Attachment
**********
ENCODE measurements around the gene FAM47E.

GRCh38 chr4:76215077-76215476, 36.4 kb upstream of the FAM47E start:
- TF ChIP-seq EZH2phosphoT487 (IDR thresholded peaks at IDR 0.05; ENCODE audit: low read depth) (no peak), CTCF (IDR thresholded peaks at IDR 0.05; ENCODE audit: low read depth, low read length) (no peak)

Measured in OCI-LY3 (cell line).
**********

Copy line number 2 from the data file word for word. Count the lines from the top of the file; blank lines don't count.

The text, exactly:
GRCh38 chr4:76215077-76215476, 36.4 kb upstream of the FAM47E start: